Henry Blodget is back, and he has a pretty good blog. Blodget was the CIBC/Merrill Lynch analyst who put the $400 price target on Amazon (AMZN) back during the .com boom. Turns out he’s a pretty good writer. He makes a good bear case for Google (GOOG):
Google’s major weakness is that it is almost entirely dependent on one, high-margin revenue stream. The company has dozens of cool products, but with the exception of AdWords, none of them generate meaningful revenue. From an intermediate-term financial perspective, therefore, they are irrelevant.
Blodget was considered the top analyst for the Internet sector back in his day. Like him or hate him, his writing is worth checking out if for no other reason than to get a different view.
Disclosure: I’m holding GOOG put options, which means I think GOOG’s stock price will decline. Do NOT construe any of the above as investment advice.
4 thoughts on “Henry Blodget is Back”
He may be right, that google is not that good. But a good analyst should be able to tell us whether a stock is overvalued or not. An undervalued stock of a bad company is still worth buying. As a matter of fact, when everyone knows that a company is bad, it is very likely to have been undervalued, and it is time to buy it.
Based on his disclosed holdings, I don’t think Blodget is a good trader. However, he puts up a good defense of analysts and price targets for companies like Google here.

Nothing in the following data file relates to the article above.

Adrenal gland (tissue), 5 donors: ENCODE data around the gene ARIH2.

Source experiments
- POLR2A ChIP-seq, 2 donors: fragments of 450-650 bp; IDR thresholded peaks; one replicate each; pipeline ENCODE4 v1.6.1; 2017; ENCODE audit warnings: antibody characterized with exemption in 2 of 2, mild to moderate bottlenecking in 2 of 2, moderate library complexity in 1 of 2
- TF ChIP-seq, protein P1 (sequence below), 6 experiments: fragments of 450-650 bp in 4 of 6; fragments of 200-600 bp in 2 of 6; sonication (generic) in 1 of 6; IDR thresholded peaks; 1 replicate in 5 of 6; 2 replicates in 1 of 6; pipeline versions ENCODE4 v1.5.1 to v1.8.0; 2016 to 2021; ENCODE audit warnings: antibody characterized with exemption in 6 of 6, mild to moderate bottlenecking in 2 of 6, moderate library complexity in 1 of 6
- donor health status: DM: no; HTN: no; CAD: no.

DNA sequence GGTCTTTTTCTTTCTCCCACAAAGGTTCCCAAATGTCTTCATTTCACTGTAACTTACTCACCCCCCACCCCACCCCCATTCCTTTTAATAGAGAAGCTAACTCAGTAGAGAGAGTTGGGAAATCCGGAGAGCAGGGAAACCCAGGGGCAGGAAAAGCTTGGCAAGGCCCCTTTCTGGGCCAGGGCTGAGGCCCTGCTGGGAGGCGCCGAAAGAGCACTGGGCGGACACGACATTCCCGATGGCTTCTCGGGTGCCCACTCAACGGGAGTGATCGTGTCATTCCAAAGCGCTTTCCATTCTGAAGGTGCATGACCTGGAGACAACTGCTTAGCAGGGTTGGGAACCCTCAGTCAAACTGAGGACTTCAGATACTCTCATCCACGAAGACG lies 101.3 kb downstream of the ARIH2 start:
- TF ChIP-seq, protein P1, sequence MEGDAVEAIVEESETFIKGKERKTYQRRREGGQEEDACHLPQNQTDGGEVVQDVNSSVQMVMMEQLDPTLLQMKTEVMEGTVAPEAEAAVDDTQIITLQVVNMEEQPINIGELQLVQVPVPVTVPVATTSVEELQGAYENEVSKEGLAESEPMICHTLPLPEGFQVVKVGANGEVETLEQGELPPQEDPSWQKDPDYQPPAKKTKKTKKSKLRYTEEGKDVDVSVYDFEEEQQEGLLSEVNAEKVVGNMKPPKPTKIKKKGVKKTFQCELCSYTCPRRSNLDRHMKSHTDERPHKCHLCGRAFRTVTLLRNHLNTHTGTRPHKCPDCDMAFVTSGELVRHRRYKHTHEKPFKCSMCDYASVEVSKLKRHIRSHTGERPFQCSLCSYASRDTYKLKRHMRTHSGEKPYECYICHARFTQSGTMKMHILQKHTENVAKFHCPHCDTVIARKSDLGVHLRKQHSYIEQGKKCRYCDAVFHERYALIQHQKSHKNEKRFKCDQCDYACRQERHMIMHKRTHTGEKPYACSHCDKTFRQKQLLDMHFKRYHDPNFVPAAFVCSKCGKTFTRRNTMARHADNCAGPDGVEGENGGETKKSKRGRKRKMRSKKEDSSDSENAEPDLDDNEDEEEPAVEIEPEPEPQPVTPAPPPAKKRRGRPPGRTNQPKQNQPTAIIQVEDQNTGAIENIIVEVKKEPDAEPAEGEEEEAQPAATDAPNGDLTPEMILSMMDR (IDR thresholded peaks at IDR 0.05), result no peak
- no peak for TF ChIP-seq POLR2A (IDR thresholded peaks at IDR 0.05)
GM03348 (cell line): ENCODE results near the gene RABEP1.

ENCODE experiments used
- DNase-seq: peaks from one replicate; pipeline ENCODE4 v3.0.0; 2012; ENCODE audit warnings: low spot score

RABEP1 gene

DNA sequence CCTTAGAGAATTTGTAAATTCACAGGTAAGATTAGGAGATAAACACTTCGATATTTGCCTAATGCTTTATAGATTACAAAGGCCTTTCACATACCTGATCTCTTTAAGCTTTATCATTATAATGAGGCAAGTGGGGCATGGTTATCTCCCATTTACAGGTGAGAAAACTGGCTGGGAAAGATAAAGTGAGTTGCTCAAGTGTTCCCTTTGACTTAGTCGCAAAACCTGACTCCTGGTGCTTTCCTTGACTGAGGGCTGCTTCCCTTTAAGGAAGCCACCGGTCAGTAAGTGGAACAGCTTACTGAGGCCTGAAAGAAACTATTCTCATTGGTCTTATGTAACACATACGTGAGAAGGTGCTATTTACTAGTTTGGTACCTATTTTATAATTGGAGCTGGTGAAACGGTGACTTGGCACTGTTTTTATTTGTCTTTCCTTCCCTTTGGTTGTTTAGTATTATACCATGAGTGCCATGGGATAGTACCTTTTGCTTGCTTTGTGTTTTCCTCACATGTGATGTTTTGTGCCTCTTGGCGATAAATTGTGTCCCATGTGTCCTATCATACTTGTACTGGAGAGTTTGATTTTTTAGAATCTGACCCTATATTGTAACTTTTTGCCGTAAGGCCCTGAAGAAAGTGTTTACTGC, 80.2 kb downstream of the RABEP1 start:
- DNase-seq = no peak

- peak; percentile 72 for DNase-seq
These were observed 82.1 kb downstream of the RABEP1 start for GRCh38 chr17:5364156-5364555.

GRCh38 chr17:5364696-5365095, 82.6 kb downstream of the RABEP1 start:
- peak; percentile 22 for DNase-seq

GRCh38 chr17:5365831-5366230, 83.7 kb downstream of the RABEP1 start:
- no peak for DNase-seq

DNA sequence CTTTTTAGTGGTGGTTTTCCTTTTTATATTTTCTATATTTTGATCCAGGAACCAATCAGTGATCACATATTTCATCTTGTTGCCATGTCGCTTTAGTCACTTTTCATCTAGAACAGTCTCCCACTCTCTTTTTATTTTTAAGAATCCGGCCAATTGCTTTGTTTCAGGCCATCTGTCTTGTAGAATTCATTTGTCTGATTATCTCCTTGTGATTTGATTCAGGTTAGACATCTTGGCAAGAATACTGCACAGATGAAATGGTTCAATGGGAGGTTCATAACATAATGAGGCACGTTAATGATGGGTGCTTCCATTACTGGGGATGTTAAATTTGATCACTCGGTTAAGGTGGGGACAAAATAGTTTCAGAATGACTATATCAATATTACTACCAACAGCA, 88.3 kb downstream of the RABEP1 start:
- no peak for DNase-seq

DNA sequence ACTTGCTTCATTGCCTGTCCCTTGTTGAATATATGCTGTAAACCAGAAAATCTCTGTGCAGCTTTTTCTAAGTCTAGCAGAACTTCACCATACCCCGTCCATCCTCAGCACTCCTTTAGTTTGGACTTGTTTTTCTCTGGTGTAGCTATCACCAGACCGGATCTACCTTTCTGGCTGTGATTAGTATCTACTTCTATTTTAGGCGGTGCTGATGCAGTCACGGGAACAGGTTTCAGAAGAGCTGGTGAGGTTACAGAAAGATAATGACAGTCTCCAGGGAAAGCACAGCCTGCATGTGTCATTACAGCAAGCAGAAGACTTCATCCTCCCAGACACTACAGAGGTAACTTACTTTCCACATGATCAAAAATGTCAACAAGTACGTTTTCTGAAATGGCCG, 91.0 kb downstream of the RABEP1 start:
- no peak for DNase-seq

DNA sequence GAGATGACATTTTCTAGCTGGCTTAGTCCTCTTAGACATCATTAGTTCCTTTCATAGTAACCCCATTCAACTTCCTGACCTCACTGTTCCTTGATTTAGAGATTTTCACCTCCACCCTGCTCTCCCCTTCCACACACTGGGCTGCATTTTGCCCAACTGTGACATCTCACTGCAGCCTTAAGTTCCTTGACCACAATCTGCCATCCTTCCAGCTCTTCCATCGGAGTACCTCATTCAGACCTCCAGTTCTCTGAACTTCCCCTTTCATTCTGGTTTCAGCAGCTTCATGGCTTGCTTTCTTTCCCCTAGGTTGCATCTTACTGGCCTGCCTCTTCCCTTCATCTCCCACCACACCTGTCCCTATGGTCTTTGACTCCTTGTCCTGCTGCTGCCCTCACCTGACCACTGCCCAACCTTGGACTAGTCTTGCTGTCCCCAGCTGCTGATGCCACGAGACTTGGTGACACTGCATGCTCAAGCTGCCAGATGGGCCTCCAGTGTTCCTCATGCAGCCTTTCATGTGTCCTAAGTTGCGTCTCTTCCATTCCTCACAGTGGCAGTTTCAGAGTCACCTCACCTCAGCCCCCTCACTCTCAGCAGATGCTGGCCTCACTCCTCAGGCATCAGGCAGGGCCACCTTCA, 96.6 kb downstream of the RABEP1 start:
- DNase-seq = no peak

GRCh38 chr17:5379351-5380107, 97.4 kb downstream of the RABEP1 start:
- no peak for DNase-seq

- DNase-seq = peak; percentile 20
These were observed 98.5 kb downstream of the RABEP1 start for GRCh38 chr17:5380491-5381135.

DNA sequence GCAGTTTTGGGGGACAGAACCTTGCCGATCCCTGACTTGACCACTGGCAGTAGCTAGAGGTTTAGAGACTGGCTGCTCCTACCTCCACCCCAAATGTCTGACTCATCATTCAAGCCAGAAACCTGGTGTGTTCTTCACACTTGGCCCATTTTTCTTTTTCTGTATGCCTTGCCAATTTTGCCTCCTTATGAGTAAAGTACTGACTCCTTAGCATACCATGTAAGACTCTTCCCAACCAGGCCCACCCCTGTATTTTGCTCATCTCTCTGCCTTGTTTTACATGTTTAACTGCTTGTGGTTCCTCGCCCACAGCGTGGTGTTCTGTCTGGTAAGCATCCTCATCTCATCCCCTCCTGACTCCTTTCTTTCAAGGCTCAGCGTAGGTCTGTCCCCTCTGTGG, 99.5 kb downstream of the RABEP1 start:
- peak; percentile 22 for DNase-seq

Also, I think Google’s stock is more or less trading on sentiment now as opposed to any hard valuation metric except “too much” or “too little”. Valuation models probably won’t make you much money in a scenario like that. Skill on the show Family Feud – ie good at guessing what the consensus opinion is – would probably serve you better in trading GOOG stock than the most complex valuation model.
Blodget is a forthright and engaging writer and personally he’s been through a wringer. I like reading his columns even when I think he may be wrong. In pre-Internet days he might have sunk without a trace after his fall. But now he gets a second act, on his own terms, and he is wiser than he used to be. Maybe he can’t trade but so what. Lots of good traders can’t write.
I think of Google as a binary option. In the long run it’s either going to be worth an enormous amount, or it’s going to face some combination of competition and anti-trust assaults that turns it into just another company. I was very bullish until recently; now I’m unsure.
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